ChatGPT and other AI technologies.

The US starts looking into potential regulations for AI like ChatGPT

As concerns about artificial intelligence (AI) systems’ potential effects on national security and education grow, the Biden administration said on Tuesday that it is looking for feedback from the public on potential accountability measures for these systems.

U.S. politicians have taken notice of ChatGPT, an AI program that recently received public attention for its capacity to write replies swiftly to a variety of queries. ChatGPT is the fastest-growing consumer application in history and has more than 100 million monthly active users.

There is “increasing regulatory interest” in an AI “accountability mechanism,” according to the National Telecommunications and Information Administration, a Commerce Department organization that advises the White House on telecommunications and information policy.

If there are steps that could be taken to ensure “that AI systems are lawful, effective, ethical, safe, and otherwise trustworthy,” the agency wants to know about them.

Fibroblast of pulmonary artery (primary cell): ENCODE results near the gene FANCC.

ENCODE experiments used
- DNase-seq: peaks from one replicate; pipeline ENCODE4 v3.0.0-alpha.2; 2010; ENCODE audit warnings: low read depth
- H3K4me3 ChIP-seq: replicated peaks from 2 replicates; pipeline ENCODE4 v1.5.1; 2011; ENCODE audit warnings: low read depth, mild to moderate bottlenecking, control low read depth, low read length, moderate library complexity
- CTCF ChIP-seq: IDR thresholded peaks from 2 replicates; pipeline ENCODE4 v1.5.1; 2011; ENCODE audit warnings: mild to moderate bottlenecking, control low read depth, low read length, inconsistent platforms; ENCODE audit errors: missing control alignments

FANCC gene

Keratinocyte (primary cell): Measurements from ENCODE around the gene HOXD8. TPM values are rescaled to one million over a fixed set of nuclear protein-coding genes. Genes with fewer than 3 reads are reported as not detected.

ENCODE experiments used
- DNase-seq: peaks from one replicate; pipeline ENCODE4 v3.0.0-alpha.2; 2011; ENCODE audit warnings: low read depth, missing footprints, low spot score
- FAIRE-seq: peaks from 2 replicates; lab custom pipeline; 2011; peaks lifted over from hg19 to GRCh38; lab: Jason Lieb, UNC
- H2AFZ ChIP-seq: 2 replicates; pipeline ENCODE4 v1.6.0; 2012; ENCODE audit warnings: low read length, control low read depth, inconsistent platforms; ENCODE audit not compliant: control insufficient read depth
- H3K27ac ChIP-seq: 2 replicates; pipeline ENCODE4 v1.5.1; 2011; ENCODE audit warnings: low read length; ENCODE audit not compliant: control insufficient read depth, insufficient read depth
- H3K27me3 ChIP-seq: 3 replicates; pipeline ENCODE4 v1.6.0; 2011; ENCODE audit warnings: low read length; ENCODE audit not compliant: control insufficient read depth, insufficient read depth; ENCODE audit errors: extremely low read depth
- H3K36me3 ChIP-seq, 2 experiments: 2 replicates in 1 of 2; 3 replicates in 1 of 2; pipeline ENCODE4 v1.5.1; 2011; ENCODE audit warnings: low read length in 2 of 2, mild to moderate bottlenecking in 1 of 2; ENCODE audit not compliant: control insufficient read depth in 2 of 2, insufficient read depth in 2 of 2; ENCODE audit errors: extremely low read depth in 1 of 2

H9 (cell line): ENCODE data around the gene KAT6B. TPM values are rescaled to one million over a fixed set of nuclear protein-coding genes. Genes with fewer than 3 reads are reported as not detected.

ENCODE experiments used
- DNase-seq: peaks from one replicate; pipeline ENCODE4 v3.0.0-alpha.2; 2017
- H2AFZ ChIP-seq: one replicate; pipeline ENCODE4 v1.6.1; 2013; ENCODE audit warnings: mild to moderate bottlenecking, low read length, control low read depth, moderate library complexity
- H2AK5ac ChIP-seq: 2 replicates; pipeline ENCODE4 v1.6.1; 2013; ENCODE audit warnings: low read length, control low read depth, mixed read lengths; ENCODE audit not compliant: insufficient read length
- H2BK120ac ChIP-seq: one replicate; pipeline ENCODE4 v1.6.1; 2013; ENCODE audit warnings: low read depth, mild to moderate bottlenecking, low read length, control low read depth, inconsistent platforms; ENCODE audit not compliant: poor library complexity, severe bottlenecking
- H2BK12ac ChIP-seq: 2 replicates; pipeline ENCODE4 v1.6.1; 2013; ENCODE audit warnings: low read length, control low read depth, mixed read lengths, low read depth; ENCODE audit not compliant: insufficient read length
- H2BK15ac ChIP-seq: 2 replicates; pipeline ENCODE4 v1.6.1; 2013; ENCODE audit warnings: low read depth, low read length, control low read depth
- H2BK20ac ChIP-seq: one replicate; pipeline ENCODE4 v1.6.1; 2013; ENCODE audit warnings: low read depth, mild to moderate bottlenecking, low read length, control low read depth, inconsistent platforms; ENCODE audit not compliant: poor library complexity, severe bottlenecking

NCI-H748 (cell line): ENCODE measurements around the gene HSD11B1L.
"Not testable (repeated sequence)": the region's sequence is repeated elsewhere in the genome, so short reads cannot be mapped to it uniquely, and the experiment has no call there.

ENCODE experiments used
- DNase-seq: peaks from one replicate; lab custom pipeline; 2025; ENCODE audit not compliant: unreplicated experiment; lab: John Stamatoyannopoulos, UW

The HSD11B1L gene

“If we address the negative effects and unintended consequences of responsible AI systems, they could have enormous positive effects. Companies and customers must be able to trust these technologies for them to perform to their full potential, according to NTIA Administrator Alan Davidson.
Last week, President Joe Biden said it was too early to tell whether AI posed a risk. Before releasing their products to the public, IT companies, in his opinion, “have a responsibility to make sure their products are secure,” he stated.

ChatGPT, developed by California-based OpenAI with support from Microsoft Corp., has impressed some users with its speedy responses to queries while upsetting others with its mistakes.

The Biden Administration’s ongoing efforts to “ensure a cohesive and comprehensive federal government response to AI-related risks and potential” will be informed by NTIA’s report on “efforts to guarantee AI systems perform as advertised – and without causing harm,” according to NTIA.

As GPT-4 is “biased, deceptive, and a risk to privacy and public safety,” the Center for Artificial Intelligence and Digital Policy asked the U.S. Federal Trade Commission to prevent OpenAI from releasing additional commercial releases of it.


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